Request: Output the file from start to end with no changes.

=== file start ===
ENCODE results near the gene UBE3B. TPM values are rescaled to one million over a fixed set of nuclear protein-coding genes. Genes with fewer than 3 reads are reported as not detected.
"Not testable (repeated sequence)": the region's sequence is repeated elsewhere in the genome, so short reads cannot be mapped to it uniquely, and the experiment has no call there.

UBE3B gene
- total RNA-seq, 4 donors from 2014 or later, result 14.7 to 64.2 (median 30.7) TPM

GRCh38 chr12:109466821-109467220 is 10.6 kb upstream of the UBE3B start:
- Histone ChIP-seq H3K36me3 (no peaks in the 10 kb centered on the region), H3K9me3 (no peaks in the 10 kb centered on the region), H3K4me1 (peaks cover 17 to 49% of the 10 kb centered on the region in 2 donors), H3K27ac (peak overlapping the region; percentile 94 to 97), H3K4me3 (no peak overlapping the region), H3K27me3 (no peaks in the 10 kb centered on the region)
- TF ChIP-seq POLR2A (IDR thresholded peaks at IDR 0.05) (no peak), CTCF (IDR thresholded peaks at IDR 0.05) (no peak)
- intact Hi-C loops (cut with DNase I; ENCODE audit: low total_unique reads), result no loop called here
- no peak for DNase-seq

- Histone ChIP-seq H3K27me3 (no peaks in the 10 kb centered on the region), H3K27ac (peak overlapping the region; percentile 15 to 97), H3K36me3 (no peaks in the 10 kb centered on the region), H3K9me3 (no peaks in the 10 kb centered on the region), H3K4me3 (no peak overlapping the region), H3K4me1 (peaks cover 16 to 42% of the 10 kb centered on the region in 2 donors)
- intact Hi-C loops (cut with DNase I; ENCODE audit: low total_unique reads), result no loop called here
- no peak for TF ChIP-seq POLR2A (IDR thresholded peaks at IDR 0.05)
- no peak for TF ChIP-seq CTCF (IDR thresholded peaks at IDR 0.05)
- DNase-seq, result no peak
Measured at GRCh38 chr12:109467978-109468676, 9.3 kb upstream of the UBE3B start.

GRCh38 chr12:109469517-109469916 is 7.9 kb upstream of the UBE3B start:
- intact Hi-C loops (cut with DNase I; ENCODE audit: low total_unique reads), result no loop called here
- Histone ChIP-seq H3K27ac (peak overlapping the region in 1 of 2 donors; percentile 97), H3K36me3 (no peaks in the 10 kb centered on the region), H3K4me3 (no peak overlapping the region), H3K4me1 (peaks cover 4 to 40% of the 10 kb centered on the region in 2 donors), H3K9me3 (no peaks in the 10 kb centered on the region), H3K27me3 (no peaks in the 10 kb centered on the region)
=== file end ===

ENCODE results near the gene UBE3B. TPM values are rescaled to one million over a fixed set of nuclear protein-coding genes. Genes with fewer than 3 reads are reported as not detected.
"Not testable (repeated sequence)": the region's sequence is repeated elsewhere in the genome, so short reads cannot be mapped to it uniquely, and the experiment has no call there.

UBE3B gene
- total RNA-seq, 4 donors from 2014 or later, result 14.7 to 64.2 (median 30.7) TPM

GRCh38 chr12:109466821-109467220 is 10.6 kb upstream of the UBE3B start:
- Histone ChIP-seq H3K36me3 (no peaks in the 10 kb centered on the region), H3K9me3 (no peaks in the 10 kb centered on the region), H3K4me1 (peaks cover 17 to 49% of the 10 kb centered on the region in 2 donors), H3K27ac (peak overlapping the region; percentile 94 to 97), H3K4me3 (no peak overlapping the region), H3K27me3 (no peaks in the 10 kb centered on the region)
- TF ChIP-seq POLR2A (IDR thresholded peaks at IDR 0.05) (no peak), CTCF (IDR thresholded peaks at IDR 0.05) (no peak)
- intact Hi-C loops (cut with DNase I; ENCODE audit: low total_unique reads), result no loop called here
- no peak for DNase-seq

- Histone ChIP-seq H3K27me3 (no peaks in the 10 kb centered on the region), H3K27ac (peak overlapping the region; percentile 15 to 97), H3K36me3 (no peaks in the 10 kb centered on the region), H3K9me3 (no peaks in the 10 kb centered on the region), H3K4me3 (no peak overlapping the region), H3K4me1 (peaks cover 16 to 42% of the 10 kb centered on the region in 2 donors)
- intact Hi-C loops (cut with DNase I; ENCODE audit: low total_unique reads), result no loop called here
- no peak for TF ChIP-seq POLR2A (IDR thresholded peaks at IDR 0.05)
- no peak for TF ChIP-seq CTCF (IDR thresholded peaks at IDR 0.05)
- DNase-seq, result no peak
Measured at GRCh38 chr12:109467978-109468676, 9.3 kb upstream of the UBE3B start.

GRCh38 chr12:109469517-109469916 is 7.9 kb upstream of the UBE3B start:
- intact Hi-C loops (cut with DNase I; ENCODE audit: low total_unique reads), result no loop called here
- Histone ChIP-seq H3K27ac (peak overlapping the region in 1 of 2 donors; percentile 97), H3K36me3 (no peaks in the 10 kb centered on the region), H3K4me3 (no peak overlapping the region), H3K4me1 (peaks cover 4 to 40% of the 10 kb centered on the region in 2 donors), H3K9me3 (no peaks in the 10 kb centered on the region), H3K27me3 (no peaks in the 10 kb centered on the region)